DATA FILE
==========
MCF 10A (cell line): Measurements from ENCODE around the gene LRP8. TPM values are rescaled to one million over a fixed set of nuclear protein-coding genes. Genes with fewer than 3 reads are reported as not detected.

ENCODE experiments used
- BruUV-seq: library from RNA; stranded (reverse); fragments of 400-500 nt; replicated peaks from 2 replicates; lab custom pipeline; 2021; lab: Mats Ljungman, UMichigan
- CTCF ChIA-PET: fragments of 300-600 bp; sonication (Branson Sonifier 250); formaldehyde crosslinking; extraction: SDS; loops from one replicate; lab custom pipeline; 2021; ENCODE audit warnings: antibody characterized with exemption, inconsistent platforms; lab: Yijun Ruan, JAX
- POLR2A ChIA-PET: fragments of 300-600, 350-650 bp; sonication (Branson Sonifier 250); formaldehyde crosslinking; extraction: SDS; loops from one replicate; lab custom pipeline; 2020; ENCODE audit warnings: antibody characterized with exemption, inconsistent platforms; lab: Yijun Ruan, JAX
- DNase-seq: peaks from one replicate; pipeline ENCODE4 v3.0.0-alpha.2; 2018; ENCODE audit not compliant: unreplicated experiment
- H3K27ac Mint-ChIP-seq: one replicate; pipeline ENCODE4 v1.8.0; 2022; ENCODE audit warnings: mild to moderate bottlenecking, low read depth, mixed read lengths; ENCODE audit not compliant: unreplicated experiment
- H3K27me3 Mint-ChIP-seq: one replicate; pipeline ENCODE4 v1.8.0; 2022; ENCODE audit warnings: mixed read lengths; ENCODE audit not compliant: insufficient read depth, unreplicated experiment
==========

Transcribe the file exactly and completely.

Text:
MCF 10A (cell line): Measurements from ENCODE around the gene LRP8. TPM values are rescaled to one million over a fixed set of nuclear protein-coding genes. Genes with fewer than 3 reads are reported as not detected.

ENCODE experiments used
- BruUV-seq: library from RNA; stranded (reverse); fragments of 400-500 nt; replicated peaks from 2 replicates; lab custom pipeline; 2021; lab: Mats Ljungman, UMichigan
- CTCF ChIA-PET: fragments of 300-600 bp; sonication (Branson Sonifier 250); formaldehyde crosslinking; extraction: SDS; loops from one replicate; lab custom pipeline; 2021; ENCODE audit warnings: antibody characterized with exemption, inconsistent platforms; lab: Yijun Ruan, JAX
- POLR2A ChIA-PET: fragments of 300-600, 350-650 bp; sonication (Branson Sonifier 250); formaldehyde crosslinking; extraction: SDS; loops from one replicate; lab custom pipeline; 2020; ENCODE audit warnings: antibody characterized with exemption, inconsistent platforms; lab: Yijun Ruan, JAX
- DNase-seq: peaks from one replicate; pipeline ENCODE4 v3.0.0-alpha.2; 2018; ENCODE audit not compliant: unreplicated experiment
- H3K27ac Mint-ChIP-seq: one replicate; pipeline ENCODE4 v1.8.0; 2022; ENCODE audit warnings: mild to moderate bottlenecking, low read depth, mixed read lengths; ENCODE audit not compliant: unreplicated experiment
- H3K27me3 Mint-ChIP-seq: one replicate; pipeline ENCODE4 v1.8.0; 2022; ENCODE audit warnings: mixed read lengths; ENCODE audit not compliant: insufficient read depth, unreplicated experiment